All this time, and I’m thinking of myself as a “writer”. But I’m working for a living in the related but draining field of education. Teaching is a noble but jealous profession, and writing is just jealous; the two have trouble living in the same house. And I’m about to turn forty.
So it’s sobering when I contemplate the end of the year that celebrates having lived thirty-nine years (which is really my fortieth year of life anyway) and realize that writer is just a label, not a reality. So I decide that when I’m forty I’m going to finish a novel. Not the Big Novel, but one that might actually make me some money (hah!) and allow me to cut back on other jealous professions. I love to read mysteries, and am a fan of anything involving detectives and murder (don’t ask why). So I think, why not try and write one?
So I read a bunch of how-to books. I’m particularly struck by one that gives a template for writing a novel on weekends. Writing a mystery novel, yet. And I start. And I scour the internet for resources. I find and join fiction communities that remind me of PFFA, which has been so helpful. I even join Boot Camp, which teaches me how to write short stories (which I don’t really want to write; I don’t really see the point, honestly, other than to hook people with my writing to make them want to read my novels, but that’s another story). The best thing it does, though, is start a challenge where all members write daily and post their wordcount. This starts me counting the words I write every year for a while. And it sets me up for NaNoveling.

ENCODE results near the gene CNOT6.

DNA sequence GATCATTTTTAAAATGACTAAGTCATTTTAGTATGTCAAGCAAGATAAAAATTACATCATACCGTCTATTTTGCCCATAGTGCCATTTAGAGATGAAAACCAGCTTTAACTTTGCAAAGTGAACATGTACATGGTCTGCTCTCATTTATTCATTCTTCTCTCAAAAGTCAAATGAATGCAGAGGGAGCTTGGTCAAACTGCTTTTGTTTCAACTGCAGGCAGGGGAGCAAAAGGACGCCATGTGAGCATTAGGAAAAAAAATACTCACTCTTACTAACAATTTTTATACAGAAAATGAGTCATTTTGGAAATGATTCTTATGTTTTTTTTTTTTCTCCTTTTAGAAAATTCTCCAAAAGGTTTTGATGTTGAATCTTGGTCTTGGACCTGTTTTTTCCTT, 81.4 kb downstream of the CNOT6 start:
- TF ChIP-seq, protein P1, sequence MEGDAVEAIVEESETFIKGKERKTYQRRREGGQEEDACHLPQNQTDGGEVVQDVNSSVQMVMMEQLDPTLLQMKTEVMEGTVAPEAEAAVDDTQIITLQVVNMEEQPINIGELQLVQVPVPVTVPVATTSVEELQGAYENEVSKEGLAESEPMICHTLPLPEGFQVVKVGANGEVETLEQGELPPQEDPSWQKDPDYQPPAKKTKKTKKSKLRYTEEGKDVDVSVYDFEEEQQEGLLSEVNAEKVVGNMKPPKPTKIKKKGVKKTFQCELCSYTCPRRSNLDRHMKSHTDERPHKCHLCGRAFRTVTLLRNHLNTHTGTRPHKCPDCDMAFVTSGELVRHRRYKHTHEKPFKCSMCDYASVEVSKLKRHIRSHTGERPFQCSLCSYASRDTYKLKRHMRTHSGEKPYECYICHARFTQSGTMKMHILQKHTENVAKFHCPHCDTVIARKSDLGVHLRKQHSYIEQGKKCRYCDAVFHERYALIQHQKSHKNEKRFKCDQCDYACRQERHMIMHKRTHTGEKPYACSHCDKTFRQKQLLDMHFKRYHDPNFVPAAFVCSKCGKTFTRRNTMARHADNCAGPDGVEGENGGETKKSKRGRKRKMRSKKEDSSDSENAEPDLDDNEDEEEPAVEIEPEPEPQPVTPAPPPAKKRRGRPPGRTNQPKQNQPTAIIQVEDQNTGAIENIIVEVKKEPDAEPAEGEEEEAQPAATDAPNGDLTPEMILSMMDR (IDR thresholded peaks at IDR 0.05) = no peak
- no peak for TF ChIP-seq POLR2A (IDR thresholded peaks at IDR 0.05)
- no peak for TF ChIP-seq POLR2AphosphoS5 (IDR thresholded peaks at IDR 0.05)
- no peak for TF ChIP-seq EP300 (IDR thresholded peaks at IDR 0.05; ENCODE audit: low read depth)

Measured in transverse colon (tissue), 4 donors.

I find NaNoWriMo halfway through November 2003, and have two problems: it’s halfway through November, and I can’t work on something that already exists. So I hang around the forums and think about whether I’ll do it again in 2004. I even join NaNoWriYe, thinking I’ll get myself in shape. But I’ve started a new job and it’s even more jealous than the last one, so that thought goes down the tubes.
By November 2004, I’ve finished the novel and am in rewrites. I start a new novel in the series for NaNo. I crack 50,000.
By November 2005, I’m shopping the novel and I start a second novel in the series for NaNo.
Readers of this blog know what happens in November 2006.
So what’s the point? The point about writing is exactly that — writing. When blocks come, they have to be written through. NaNoWriMo and Boot Camp gave me the discipline and the impetus to write whatever, even crap. Now, three years into the game, what comes out when I sit down to produce 1667 words a day is actually sometimes pretty decent prose. It may not fit the novel, it may be filler or fluff (like the last day’s description and history — infodumping whose sole purpose was to stretch the words, to hit the 50,000 — members can still see it on The Untitled Forum, though I’ll take it down by the end of this month), but it’s not complete crap and can serve as something worthwhile. I don’t agree with Chris Baty (founder of NaNo) that working on something that already exists will hamper one’s ability to crack 50,000, but I do agree it may be harder. It doesn’t have to be, though; one only has to have the determination to hit the number and find out what inspires that. For me this year it’s being able to post what I’ve written in a forum where people can read it if they want to.
But the real advantage is getting the words to flow.
The NaNo experience for the writing of the novel has been what college and workshops and the internet were for the writing of poetry and short fiction.
Thank you, NaNo.